FujiFilm Real 3D W1/W3
External Flash Unit
This article describes how to use an external flash unit
FujiFilm Real 3D W1
FujiFilm Real 3D W3 cameras.
The specifications give a flash range
of 3.7m (wide angle) to 3.3m (telephoto) for the W1,
and 3.6m (wide angle) to 3.1m (telephoto) for the W3.
That sounds good, but the values are calculated for
a sensitivity of ISO 800 and open aperture.
In other words:
You get half the range at ISO 200
(the highest acceptable setting for these cameras),
not to speak about
the range at ISO 100 with a maximum range of 1.3m.
The figures calculate into an average
guide number of about 4.7.
Advantages of an external flash unit
The poor guide number of the internal flash is the main reason
for using an external flash.
Using aperture settings of F5.0/F5.6 at ISO 100
helps a lot to improve the image quality.
But other benefits of an external flash
are a reduced red-eye effect and the elimination of
the "dust spot" phenomenon, which is
very annoying in stereo photography.
There is no hot shoe or any other
At least there is a tripod mount thread, where a
flash bracket can be attached.
The cameras are not designed to be used with an external
flash unit, there is no PC sync socket, either.
The external flash has to be triggered optical
from the built-in flash.
A serious drawback is the metering pre-flash
that can't be turned off. This means that
the optical trigger must have the option to ignore the
metering pre-flash, and fire along with the main flash.
There is no possibility of
setting or adjusting the flash output level, either.
The internal flash will fire at full power in most cases,
leading to a long flash recycle lag between two shots -
not to speak of the unnecessary battery drain.
This is a serious pain with the 3D W3 model
and its small battery.
The only good point is that
the FujiFilm Real 3D W1 and W3
cameras offer full manual mode where sensitivity,
aperture and shutter time can be set.
The sensitivity can be set to ISO 100, 200, 400, 800 or 1600
where only ISO 100 and ISO 200 give more or less
"acceptable" image quality.
The cameras have only three aperture settings:
F3.7/F5.0/F8.0 at full wide angle and F4.2/F5.6/F9.0
at normal and telephoto zoom.
This calculates to 5/6 stops between open and medium aperture,
1 1/3 stops between medium and closed aperture, and
1/3 stop difference between wide angle and medium/telephoto zoom.
Only the shutter speed can be set in 1/3 stops
from 1/2s to 1/1000s.
there is no custom white balance mode, so the
white balance must be set to daylight to approximately
match the white balance of the flash.
Of course, this only applies if there are
no gel filters used in front of the flash head.
A suitable flash unit must either support a
full manual mode, where the output power can be set
to a specific value, or support an auto mode with
a built-in metering sensor.
Slave Flash Units
There are some "digital slave" flash units
available with built-in pre-flash suppressing optical
trigger and metering sensor. For a start, I chose the
Bilora Digital-B D 22 iS intelli flash 120.
The only reason for using this model was the fact that
thought it would be really cheap: 22 Euro plus p&p.
In the meantime, I found a very similar model as
Unomat B18 digi auto Flash at 18.99 Euro
with free shipping.
Flash units with built-in optical trigger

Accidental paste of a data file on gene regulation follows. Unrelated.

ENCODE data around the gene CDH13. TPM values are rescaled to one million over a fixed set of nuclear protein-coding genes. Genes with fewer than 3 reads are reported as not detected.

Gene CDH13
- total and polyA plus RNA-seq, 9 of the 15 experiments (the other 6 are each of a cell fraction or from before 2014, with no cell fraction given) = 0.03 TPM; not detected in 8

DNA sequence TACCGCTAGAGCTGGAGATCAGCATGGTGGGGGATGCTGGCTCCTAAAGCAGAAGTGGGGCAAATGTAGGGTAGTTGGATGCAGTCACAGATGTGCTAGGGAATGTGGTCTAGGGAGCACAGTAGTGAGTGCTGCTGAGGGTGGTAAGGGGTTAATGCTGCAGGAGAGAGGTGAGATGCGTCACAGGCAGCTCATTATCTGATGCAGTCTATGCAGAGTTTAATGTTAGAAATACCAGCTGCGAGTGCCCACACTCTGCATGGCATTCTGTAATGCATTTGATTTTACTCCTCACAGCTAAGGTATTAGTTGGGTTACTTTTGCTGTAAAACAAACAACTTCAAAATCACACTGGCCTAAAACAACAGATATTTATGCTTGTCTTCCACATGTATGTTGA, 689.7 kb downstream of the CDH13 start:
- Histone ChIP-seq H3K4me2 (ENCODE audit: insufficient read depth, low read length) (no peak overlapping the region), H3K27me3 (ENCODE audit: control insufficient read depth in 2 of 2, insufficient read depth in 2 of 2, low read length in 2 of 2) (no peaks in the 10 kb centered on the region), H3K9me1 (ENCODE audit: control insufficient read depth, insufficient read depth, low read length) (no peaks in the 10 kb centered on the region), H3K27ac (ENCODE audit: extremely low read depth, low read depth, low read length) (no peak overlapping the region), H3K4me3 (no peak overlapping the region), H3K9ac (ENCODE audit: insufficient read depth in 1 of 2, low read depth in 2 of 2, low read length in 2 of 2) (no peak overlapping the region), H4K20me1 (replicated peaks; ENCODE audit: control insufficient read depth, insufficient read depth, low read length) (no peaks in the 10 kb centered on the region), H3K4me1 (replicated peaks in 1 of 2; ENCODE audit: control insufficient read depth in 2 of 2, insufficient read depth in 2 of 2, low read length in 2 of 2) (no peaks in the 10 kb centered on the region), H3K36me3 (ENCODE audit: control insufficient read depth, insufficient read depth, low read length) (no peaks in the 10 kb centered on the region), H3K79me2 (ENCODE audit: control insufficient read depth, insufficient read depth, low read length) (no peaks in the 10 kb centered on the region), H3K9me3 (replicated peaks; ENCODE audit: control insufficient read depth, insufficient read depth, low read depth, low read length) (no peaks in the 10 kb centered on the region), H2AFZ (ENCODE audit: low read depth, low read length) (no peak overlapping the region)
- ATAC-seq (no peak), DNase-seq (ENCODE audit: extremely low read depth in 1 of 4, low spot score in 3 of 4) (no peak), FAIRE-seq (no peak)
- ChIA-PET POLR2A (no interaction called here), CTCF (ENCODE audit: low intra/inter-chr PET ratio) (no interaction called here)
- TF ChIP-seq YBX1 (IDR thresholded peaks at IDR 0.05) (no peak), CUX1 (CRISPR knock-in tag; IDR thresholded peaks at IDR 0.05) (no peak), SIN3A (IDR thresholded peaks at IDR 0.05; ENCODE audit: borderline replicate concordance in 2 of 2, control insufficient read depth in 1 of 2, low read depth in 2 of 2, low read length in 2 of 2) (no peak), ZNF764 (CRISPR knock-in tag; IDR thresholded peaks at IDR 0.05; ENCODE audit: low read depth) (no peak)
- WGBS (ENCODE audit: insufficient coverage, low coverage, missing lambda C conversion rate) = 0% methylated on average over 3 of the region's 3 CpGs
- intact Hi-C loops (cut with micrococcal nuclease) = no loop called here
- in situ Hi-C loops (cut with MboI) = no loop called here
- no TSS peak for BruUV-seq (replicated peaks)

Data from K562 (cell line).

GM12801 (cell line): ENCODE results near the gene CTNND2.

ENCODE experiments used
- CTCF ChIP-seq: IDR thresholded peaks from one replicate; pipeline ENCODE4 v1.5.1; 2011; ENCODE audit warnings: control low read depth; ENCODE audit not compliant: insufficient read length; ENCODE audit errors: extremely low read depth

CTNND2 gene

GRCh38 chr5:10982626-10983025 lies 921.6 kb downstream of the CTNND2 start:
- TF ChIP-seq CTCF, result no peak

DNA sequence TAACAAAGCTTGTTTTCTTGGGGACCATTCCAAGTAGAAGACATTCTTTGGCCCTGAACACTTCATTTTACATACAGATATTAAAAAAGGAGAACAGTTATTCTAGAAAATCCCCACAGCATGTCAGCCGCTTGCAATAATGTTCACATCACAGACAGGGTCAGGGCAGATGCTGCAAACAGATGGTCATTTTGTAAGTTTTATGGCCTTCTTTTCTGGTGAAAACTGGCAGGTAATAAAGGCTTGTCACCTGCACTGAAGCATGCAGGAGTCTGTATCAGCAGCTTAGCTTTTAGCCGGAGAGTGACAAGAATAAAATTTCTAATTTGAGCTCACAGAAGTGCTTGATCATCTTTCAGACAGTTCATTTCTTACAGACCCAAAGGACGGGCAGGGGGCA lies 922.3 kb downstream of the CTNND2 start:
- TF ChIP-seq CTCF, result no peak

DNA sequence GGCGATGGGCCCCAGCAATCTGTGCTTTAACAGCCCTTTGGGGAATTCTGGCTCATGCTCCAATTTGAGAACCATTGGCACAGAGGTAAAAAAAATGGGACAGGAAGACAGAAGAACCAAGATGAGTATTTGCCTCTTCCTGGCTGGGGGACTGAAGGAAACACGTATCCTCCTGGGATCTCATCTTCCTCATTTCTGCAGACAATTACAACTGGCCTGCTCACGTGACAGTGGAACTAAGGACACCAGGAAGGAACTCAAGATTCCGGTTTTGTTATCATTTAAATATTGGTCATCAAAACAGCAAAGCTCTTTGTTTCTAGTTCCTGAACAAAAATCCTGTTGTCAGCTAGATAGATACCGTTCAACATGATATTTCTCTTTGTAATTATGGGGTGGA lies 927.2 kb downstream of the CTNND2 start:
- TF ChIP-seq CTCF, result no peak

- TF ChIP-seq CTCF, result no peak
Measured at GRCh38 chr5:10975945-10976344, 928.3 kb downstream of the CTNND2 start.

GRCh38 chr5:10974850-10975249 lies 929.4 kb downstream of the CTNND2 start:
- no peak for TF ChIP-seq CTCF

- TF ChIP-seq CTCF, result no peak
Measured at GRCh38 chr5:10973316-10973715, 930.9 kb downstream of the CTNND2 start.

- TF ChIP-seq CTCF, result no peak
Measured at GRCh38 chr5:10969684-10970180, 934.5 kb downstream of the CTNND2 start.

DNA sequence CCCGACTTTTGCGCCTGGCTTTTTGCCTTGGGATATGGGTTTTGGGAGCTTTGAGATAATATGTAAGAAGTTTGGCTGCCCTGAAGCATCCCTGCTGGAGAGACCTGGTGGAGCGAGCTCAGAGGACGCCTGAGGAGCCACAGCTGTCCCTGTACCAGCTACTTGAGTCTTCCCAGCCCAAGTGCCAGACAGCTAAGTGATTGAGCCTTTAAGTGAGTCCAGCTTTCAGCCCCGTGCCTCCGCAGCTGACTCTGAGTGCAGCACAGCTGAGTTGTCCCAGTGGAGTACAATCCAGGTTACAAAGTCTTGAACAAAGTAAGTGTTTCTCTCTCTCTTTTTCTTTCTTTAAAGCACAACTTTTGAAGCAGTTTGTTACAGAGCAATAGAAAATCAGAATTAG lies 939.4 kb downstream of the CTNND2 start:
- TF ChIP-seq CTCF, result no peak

only require a "cold shoe" for mounting.
Using a Canon DSLR, I also have "decent"
flash units to test with.
The Canon Speedlite 580EX II flash unit supports
manual auto mode with internal metering sensor
when C.Fn-05 ist set to "3".
Besides that, the Canon 550EX, 580EX and 580EX II
offer manual power settings from 1/1 down to 1/128.
While the old 550EX can only be adjusted in full stops,
the 580EX and 580EX II can be adjusted in 1/3 stops.
Unfortunately, the flash range indicator does not work
in M mode without EOS camera attached.
The 4 series flashes should work as well, all models
below don't have manual controls on the flash unit,
and therefore cannot be used.
The Canon 4 and 5 series flashes don't support
simple optical triggering,
so an external optical trigger is required. The
Seagull SYK-5 Flash Remote Controller
is an optical "hot-shoe"
flash trigger with adjustable pre-flash sequence delay
from 70ms to 1.5s. It can be securely mounted on a
1/4" thread to support the weight of a large
flash unit. Please note that the 580EX II
including batteries has a weight of about 520g, while
the camera has a weight of about 250g, including
battery and memory card.
In order to mechanically attach the flash unit to the
camera, a flash bracket that attaches to the tripod mount
is required. The aim is to get the flash head above the camera
right in the middle of both lenses. Because there is no
portrait orientation needed, a simple fixed flash bracket
will do the job.
The two cameras, 3D W1 and 3D W3, have a slightly different geometry.
These are the key measurements rounded to 0.5mm units:
|Left lens center
|from the edge
|from the edge
For building a bracket that should fit both models, there are some
points worth mentioning:
- The center of the lenses differs about 2mm in respect to the tripod mount.
- The height differs about 2.5mm.
- The 3D W1 has buttons near the left edge of the camera.
- The 3D W3 has the parallax adjustment lever at the top left of the camera.
- The height should be at least 72-75mm to leave room for the
mounting screw of the flash shoe.
With focus on the 3D W3, I decided to use a bracket design where the
stem is at the left side of the camera with a displacement towards
the rear of the camera. This leaves the parallax adjustment lever fully
To keep the first version at a low budget and easy to build, I